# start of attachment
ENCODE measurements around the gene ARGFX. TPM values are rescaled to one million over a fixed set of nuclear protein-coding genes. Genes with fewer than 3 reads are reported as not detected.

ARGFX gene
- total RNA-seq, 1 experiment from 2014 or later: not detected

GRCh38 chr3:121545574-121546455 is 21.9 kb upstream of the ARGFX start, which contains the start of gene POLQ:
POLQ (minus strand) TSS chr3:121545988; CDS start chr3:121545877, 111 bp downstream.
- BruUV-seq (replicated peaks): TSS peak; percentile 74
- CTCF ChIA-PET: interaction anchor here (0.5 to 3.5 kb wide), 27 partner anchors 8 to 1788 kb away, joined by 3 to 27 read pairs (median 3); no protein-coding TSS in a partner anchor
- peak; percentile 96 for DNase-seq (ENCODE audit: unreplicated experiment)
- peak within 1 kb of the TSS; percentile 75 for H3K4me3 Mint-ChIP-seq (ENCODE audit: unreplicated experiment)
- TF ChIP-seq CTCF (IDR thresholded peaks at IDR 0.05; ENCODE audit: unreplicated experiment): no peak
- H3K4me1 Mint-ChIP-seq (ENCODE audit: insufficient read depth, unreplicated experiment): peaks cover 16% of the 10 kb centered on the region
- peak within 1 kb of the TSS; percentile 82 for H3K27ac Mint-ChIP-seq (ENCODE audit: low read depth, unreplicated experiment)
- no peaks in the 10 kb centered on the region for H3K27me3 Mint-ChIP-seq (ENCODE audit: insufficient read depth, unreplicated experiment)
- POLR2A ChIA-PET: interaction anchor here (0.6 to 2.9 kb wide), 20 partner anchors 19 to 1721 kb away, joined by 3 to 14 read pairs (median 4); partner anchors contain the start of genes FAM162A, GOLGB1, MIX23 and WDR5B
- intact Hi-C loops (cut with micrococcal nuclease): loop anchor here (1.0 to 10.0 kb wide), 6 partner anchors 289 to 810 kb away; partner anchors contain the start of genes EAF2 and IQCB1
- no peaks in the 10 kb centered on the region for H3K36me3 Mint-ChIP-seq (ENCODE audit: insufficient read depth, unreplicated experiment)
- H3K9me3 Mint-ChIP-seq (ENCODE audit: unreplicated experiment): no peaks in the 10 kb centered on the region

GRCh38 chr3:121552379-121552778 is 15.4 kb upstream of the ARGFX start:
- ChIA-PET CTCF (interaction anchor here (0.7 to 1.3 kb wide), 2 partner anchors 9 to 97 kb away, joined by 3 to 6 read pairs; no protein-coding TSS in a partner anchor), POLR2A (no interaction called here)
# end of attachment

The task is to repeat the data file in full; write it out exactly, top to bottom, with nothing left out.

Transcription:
ENCODE measurements around the gene ARGFX. TPM values are rescaled to one million over a fixed set of nuclear protein-coding genes. Genes with fewer than 3 reads are reported as not detected.

ARGFX gene
- total RNA-seq, 1 experiment from 2014 or later: not detected

GRCh38 chr3:121545574-121546455 is 21.9 kb upstream of the ARGFX start, which contains the start of gene POLQ:
POLQ (minus strand) TSS chr3:121545988; CDS start chr3:121545877, 111 bp downstream.
- BruUV-seq (replicated peaks): TSS peak; percentile 74
- CTCF ChIA-PET: interaction anchor here (0.5 to 3.5 kb wide), 27 partner anchors 8 to 1788 kb away, joined by 3 to 27 read pairs (median 3); no protein-coding TSS in a partner anchor
- peak; percentile 96 for DNase-seq (ENCODE audit: unreplicated experiment)
- peak within 1 kb of the TSS; percentile 75 for H3K4me3 Mint-ChIP-seq (ENCODE audit: unreplicated experiment)
- TF ChIP-seq CTCF (IDR thresholded peaks at IDR 0.05; ENCODE audit: unreplicated experiment): no peak
- H3K4me1 Mint-ChIP-seq (ENCODE audit: insufficient read depth, unreplicated experiment): peaks cover 16% of the 10 kb centered on the region
- peak within 1 kb of the TSS; percentile 82 for H3K27ac Mint-ChIP-seq (ENCODE audit: low read depth, unreplicated experiment)
- no peaks in the 10 kb centered on the region for H3K27me3 Mint-ChIP-seq (ENCODE audit: insufficient read depth, unreplicated experiment)
- POLR2A ChIA-PET: interaction anchor here (0.6 to 2.9 kb wide), 20 partner anchors 19 to 1721 kb away, joined by 3 to 14 read pairs (median 4); partner anchors contain the start of genes FAM162A, GOLGB1, MIX23 and WDR5B
- intact Hi-C loops (cut with micrococcal nuclease): loop anchor here (1.0 to 10.0 kb wide), 6 partner anchors 289 to 810 kb away; partner anchors contain the start of genes EAF2 and IQCB1
- no peaks in the 10 kb centered on the region for H3K36me3 Mint-ChIP-seq (ENCODE audit: insufficient read depth, unreplicated experiment)
- H3K9me3 Mint-ChIP-seq (ENCODE audit: unreplicated experiment): no peaks in the 10 kb centered on the region

GRCh38 chr3:121552379-121552778 is 15.4 kb upstream of the ARGFX start:
- ChIA-PET CTCF (interaction anchor here (0.7 to 1.3 kb wide), 2 partner anchors 9 to 97 kb away, joined by 3 to 6 read pairs; no protein-coding TSS in a partner anchor), POLR2A (no interaction called here)